into English in 1973 had a profound effect on the then-emerging field of cultural studies.[5] Stuart Hall, at that time the director of the Centre for Contemporary Cultural Studies at the University of Birmingham, led several seminars on Marx's introduction to the Grundrisse, particularly "The method of political economy." These seminars culminated in the publication of a working paper titled “Marx’s Notes on Method: A ‘Reading’ of the ‘1857 Introduction.’”[6] According to Greg Wise, in that working paper, Hall lays the groundwork for theories of overdetermination and articulation, both of which would be used in a study of mugging in the United Kingdom, Policing the Crisis.[5] Footnotes[edit]

^ Wood, Ellen Meiksins (2002) The Origins of Capitalism: A Longer View London: Verso p.35 ^ Nicolaus, Martin. "The Unknown Marx," New Left Review I/48, March–April 1968 ^ Althusser, Louis; Balibar, Etienne (2009). Reading Capital. London and New York: Verso.  ^ Musto, Marcello. "Karl Marx's Grundrisse" (PDF). Routledge.  ^ a b Wise, Greg (2003). "Reading Hall Reading Marx". Cultural Studies. 17 (2): 105–112. doi:10.1080/0950238032000071668.  ^ Hall, Stuart (2003). "Marx's Notes on Method: A 'Reading' of the '1857 Introduction.'". Cultural Studies. 17 (2): 113–149. doi:10.1080/0950238032000114868. 

Further reading[edit]

Bottomore, Tom, ed. A Dictionary of Marxist Thought. Oxford: Blackwell, 1998. Harvey, David. The Limits of Capital. London: Verso, 2006. Lallier, Adalbert G. The Economics of Marx’s Grundrisse: an Annotated Summary. New York: St. Martin's Press, 1989. Mandel, Ernest. The Formation of the Economic Thought of Karl Marx: 1843 to Capital. London: Verso, 2015. Mandel, Ernest. Marxist Economic Theory. New York: Monthly Review Press, 1970. Negri, Antonio. Marx Beyond Marx: Lessons on the Grundrisse. Brooklyn: Autonomedia, 1989. Postone, Moishe. Time, Labor, and Social Domination: A Reinterpretation of Marx's Critical Theory. Cambridge [England]: Cambridge University Press, 1993. Uchida, Hiroshi. Marx's Grundrisse
and Hegel's Logic. Terrell Carber, ed. London: Routledge, 2015.

External links[edit]

Wikiquote has quotations related to: Grundrisse

Complete text (English html format), Marxists Internet Archive, www.marxists.org/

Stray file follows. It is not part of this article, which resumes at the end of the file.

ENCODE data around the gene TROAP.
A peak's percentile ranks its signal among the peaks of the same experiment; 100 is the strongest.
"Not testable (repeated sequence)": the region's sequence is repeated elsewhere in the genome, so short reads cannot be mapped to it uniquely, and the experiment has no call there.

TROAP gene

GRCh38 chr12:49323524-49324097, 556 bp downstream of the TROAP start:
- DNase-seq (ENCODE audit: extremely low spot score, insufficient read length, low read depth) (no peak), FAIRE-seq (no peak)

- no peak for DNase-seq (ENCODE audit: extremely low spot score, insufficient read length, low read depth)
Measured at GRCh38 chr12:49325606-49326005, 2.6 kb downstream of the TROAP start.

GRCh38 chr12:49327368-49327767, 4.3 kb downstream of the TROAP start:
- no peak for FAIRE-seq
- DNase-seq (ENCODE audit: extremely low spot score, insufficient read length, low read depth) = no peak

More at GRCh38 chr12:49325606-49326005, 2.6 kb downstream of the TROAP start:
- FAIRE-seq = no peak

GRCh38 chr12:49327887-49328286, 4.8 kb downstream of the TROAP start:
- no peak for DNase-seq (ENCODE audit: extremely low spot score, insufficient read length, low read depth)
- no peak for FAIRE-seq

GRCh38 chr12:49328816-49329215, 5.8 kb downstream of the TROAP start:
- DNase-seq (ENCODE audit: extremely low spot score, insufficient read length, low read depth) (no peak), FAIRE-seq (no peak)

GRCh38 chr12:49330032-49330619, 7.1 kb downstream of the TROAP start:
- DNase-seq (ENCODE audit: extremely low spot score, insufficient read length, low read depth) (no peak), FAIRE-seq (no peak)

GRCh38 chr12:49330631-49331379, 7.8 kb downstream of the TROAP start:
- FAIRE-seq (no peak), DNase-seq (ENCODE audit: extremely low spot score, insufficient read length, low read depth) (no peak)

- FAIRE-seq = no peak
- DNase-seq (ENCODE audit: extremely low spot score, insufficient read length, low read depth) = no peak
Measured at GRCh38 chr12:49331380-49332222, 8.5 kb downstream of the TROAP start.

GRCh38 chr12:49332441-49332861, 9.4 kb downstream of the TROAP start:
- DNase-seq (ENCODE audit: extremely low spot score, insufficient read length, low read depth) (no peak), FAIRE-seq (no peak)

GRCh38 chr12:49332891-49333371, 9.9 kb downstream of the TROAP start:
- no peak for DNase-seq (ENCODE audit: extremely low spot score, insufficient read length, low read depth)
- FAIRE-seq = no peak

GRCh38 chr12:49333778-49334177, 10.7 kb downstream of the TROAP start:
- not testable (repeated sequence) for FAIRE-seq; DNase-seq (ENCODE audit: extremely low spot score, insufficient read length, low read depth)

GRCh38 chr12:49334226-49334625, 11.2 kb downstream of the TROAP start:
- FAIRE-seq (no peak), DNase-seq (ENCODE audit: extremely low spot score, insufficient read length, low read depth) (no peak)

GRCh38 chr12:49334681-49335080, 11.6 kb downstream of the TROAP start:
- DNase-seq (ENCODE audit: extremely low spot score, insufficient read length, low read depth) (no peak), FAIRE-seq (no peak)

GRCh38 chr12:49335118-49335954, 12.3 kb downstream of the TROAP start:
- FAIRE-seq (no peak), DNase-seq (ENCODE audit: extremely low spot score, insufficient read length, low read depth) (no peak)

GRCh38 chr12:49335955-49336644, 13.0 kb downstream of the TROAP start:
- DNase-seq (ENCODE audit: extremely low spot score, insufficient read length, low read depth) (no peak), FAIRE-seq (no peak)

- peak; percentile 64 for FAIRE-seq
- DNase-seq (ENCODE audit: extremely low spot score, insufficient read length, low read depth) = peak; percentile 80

v t e

Works by Karl Marx
Karl Marx
and Friedrich Engels



Capital, Volume I
Capital, Volume I
(1867) Capital, Volume II
Capital, Volume II
(1885, posthumous) Capital, Volume III
Capital, Volume III
(1894, posthumous)

Other works

Scorpion and Felix
Scorpion and Felix
(1837) Oulanem (1839) The Difference Between the Democritean and Epicurean Philosophy of Nature (1841) "The Philosophical Manifesto of the Historical School of Law" (1842) Critique of Hegel's Philosophy of Right
Critique of Hegel's Philosophy of Right
(1843) "On the Jewish Question" (1843) "Notes on James Mill" (1844) Economic and Philosophic Manuscripts of 1844
Economic and Philosophic Manuscripts of 1844
(1844, published 1927) "Theses on Feuerbach" (1845, published 1888) The Poverty of Philosophy
The Poverty of Philosophy
(1847) "Wage Labour and Capital" (1847) The Class Struggles in France, 1848–1850 (1850) The Eighteenth Brumaire of Louis Napoleon
The Eighteenth Brumaire of Louis Napoleon
(1852) Grundrisse
(1857, published 1939) A Contribution to the Critique of Political Economy
A Contribution to the Critique of Political Economy
(1859) Theories of Surplus Value
Theories of Surplus Value
(three volumes, 1862) "Value, Price and Profit" (1865) "The Belgian Massacres" (1869) "The Civil War in France" (1871) Critique of the Gotha Program (1875) Mathematical manuscripts of Karl Marx
Karl Marx

Marx and Engels

The German Ideology
The German Ideology
(1845, published 1932) The Holy Family (1845) The Communist Manifesto
The Communist Manifesto
(1848) The Civil War in the United States (1861) Marx/Engels Collected Works
Marx/Engels Collected Works
(1975 - 2004) Marx-Engels-Gesamtausgabe
(1975 - today)


The Condition of the Working Class in England
The Condition of the Working Class in England
(1845) Principles of Communism
(1847) The Peasant War in Germany (1850) "The Part Played by Labour in the Transition from Ape to Man" (1876) Anti-Dühring
(1878) Socialism: Utopian and Scientific (1880) Dialectics of Nature
Dialectics of Nature
(1883) The Origin of the Family, Private Property, and the State (1884) Ludwig Feuerbach and the End of Classical German Philosophy
Ludwig Feuerbach and the End of Classical German Philosophy
(1886) Revolution and Counter-Revolution in Germany
Revolution and Counter-Revolution in Germany
(1896, posthumous)

See also

Marx's notebooks on the history of technology Tendency of the rate of profit to fall

Authority control

WorldCat Identities VIAF: 180307